Things Can Only Get Better…

I had a partial hysterectomy 12 years ago at the age of 36, having suffered from years of painful periods that were preventing me from having any quality of life. At the time doctors were reluctant to suggest having a hysterectomy as I was relatively young and could have had more children. Comments such as, “You only have 2 sons, don't you want a daughter?” and, “What happens if you split up from your husband or if your children die?” were put to me. The fact that I am blessed with two incredible children, and am fortunate to have the most supportive husband imaginable, and was spending 3 weeks every month in so much pain that I was physically sick, (not to mention the heavy bleeding) made the decision to have a hysterectomy an easy one. 

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My work as a primary school teacher was also suffering. I was having to take time off not only due to period problems but also for constant hospital appointments. The day of my operation, despite the obvious nerves, I actually felt relieved at the thought of getting my life back. During the operation the surgeon decided my ovaries should be saved and so no immediate menopause!!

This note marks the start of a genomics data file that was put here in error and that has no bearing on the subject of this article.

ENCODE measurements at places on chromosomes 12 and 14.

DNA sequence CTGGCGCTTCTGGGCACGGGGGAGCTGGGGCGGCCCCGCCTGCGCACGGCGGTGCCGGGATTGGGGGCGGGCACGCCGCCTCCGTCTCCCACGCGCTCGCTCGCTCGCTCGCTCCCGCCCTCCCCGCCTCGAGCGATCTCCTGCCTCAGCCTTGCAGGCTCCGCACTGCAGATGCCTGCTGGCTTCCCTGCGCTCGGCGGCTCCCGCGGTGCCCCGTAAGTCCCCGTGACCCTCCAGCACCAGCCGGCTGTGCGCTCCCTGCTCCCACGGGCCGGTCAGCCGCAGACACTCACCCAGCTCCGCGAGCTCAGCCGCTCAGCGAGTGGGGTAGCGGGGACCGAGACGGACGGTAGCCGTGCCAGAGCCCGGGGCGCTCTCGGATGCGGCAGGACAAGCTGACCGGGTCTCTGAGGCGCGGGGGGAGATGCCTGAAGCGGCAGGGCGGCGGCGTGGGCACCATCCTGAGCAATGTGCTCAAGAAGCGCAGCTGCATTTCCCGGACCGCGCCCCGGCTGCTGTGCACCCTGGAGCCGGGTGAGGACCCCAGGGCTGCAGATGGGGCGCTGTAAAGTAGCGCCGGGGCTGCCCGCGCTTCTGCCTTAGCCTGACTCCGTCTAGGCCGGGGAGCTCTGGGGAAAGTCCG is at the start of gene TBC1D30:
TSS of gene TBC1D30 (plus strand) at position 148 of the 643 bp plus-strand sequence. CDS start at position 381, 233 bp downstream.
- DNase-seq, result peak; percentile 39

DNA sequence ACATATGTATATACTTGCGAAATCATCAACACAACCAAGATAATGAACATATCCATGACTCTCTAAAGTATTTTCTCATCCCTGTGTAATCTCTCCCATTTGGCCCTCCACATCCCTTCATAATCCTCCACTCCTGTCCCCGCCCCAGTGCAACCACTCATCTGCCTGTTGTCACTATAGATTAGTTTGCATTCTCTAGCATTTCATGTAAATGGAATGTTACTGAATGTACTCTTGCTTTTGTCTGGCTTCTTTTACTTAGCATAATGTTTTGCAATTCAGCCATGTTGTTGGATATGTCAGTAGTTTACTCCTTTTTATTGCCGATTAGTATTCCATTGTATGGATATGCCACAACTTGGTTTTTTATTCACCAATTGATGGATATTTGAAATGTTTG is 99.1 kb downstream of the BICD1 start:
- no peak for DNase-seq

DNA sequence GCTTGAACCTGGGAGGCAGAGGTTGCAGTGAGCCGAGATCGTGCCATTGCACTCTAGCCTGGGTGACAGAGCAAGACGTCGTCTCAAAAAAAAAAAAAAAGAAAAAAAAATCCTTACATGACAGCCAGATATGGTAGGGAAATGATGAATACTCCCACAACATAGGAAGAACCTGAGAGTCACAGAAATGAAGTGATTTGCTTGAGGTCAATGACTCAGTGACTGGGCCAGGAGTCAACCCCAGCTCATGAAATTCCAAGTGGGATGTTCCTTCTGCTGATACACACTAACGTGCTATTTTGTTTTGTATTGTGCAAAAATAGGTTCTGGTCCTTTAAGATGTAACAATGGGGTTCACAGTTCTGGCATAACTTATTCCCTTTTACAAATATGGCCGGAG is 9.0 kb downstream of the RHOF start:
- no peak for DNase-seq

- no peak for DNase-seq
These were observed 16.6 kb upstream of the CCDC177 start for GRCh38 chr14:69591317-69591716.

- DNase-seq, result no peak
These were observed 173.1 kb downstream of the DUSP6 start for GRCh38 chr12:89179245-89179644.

Despite complications from the surgery, once I was fully recovered I couldn't believe how much better I felt. Holidays could be planned and looked forward too, I was there for my boys and enjoying work. Over the years I had the odd hot flush but thought that I had finally been given a break from hormones and the problems they had caused me. Until this year when it was like hitting a wall at full speed. 

The school year had begun with a new year group; in 20+ years of teaching, I had specialised in Early Years and Key Stage 1, but due to budget cuts and numbers, me and my job-share had been asked to move into Key Stage 2. Having got over the initial shock, it was me who took on the positive role, thinking we could do this - after all we were experienced teachers, the children were lovely and yes, planning would take longer but we could do this!